quality control department onto the factory floor. Suppliers have become partners in product design and manufacturing efforts. Many of these efforts were stimulated by the automobile industry, which forced their network of suppliers to improve quality.

Manufactured products have several quality dimensions including the following:

  1. Performance: a product’s primary operating characteristics.
  2. Feature: the “bells and whistles” of a product.
  3. Reliability: the probability of a product’s surviving over a specified period of time under stated conditions of use.
  4. Conformance: the degree to which physical and performance characteristics of a product match pre-established standards.
  5. Durability: the amount of use one gets from a product before it physically deteriorates or until replacement is preferable.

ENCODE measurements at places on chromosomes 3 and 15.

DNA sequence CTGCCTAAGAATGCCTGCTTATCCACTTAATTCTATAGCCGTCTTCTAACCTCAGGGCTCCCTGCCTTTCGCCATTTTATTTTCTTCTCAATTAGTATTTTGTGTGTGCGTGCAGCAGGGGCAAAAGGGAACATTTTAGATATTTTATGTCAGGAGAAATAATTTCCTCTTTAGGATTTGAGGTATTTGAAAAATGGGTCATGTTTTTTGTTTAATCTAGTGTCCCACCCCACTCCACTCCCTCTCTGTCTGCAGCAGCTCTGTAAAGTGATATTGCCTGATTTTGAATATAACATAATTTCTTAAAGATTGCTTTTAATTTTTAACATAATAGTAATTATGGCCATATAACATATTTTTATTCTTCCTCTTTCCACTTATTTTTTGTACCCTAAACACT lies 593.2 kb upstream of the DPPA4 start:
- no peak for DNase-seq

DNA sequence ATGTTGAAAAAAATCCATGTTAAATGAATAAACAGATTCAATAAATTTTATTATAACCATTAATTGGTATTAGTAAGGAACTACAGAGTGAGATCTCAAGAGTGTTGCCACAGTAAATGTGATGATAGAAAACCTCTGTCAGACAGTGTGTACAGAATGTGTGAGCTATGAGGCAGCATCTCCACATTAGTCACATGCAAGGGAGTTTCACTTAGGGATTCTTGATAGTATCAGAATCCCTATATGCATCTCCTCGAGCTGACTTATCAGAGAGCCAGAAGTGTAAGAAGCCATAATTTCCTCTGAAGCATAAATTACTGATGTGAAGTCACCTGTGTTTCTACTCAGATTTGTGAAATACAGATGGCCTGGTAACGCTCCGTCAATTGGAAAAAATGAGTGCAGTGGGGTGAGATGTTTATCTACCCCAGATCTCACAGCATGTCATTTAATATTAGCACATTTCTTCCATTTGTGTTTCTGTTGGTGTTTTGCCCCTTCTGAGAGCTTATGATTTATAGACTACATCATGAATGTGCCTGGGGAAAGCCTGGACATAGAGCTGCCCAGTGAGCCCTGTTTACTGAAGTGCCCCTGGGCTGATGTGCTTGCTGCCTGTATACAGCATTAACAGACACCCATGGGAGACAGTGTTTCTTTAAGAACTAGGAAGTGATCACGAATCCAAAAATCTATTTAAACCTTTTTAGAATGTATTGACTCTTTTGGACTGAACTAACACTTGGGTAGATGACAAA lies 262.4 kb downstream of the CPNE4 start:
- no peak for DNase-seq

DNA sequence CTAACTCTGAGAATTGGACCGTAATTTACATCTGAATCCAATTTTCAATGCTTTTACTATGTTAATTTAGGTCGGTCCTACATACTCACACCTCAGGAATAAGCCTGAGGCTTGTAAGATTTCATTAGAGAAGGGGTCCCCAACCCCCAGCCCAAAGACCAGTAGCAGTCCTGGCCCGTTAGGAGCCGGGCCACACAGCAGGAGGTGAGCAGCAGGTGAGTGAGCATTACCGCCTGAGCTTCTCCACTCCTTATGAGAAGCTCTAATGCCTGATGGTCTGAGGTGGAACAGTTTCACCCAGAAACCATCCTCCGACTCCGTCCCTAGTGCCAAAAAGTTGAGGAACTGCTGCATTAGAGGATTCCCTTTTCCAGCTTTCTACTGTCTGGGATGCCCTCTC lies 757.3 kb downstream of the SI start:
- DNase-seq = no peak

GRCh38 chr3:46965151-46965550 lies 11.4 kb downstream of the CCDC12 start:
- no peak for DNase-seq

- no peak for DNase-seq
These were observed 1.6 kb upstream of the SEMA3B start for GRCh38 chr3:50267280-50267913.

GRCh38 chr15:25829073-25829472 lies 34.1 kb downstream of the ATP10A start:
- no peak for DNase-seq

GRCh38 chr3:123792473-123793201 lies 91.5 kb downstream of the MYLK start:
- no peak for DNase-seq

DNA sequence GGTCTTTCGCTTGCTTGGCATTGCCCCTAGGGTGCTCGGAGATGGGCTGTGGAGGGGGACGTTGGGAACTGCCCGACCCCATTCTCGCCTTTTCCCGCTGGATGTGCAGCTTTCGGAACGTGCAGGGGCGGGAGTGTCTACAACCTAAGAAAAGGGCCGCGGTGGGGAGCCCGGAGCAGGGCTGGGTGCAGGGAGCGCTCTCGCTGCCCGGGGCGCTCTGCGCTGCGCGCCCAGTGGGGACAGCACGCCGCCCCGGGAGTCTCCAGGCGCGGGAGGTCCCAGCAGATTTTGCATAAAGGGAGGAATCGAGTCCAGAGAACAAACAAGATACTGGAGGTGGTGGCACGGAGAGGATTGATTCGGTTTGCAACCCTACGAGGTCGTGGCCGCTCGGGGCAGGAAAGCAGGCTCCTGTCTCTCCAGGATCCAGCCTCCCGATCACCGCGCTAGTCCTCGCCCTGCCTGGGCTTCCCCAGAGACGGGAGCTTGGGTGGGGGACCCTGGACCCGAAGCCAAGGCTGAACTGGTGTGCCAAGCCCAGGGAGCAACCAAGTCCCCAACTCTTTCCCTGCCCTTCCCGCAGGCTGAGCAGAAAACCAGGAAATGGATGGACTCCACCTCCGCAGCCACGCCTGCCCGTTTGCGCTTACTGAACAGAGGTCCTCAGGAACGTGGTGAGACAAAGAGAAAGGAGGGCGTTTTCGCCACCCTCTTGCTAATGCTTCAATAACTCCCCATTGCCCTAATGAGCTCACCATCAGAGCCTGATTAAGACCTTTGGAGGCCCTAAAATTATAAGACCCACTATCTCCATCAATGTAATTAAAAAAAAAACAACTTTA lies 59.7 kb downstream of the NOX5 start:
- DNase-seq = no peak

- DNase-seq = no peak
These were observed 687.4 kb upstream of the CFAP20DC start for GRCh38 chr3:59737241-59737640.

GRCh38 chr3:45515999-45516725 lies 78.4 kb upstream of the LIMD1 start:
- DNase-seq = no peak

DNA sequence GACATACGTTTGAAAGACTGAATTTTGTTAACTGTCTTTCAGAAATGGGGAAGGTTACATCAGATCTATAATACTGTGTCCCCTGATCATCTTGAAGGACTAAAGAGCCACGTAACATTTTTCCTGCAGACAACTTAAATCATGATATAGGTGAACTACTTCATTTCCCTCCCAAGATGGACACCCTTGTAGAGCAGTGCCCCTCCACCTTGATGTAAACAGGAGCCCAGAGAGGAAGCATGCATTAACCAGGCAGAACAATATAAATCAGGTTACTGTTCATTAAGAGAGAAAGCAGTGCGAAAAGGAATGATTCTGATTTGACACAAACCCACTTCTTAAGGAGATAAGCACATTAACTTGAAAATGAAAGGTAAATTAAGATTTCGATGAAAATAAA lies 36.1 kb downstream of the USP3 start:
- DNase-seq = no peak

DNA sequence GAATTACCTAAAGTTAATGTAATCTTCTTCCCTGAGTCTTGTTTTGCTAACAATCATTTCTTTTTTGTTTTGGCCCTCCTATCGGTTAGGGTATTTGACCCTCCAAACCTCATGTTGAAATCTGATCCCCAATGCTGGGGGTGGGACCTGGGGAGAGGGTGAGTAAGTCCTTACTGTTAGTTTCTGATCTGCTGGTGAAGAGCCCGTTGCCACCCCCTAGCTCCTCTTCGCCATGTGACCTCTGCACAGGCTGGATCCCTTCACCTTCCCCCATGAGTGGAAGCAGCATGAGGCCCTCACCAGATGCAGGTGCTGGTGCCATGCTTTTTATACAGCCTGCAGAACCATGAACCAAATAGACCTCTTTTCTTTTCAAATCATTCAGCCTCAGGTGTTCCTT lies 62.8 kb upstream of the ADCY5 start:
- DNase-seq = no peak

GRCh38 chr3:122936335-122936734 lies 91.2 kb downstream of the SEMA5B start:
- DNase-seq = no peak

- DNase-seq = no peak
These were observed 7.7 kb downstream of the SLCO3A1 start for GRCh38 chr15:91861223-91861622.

6. Serviceability: the ability to repair a product quickly and easily.
  7. Aesthetics: how a product looks, feels, sounds, tastes, or smells.
  8. Perceived quality: subjective assessment resulting from image, advertising, or brand names.

Most of these dimensions revolve around the design of the product.

Quality control in manufacturing is usually based on conformance, specifically conformance to specifications. Specifications are targets and tolerances determined by designers of products and services. Targets are the ideal values for which production strives; tolerances are acceptable deviations from these ideal values. For example, a computer chip manufacturer might specify that the distance between pins on a computer chip should be 0.095 + 0.005 inches. The value 0.090 and 0.100 would be acceptable.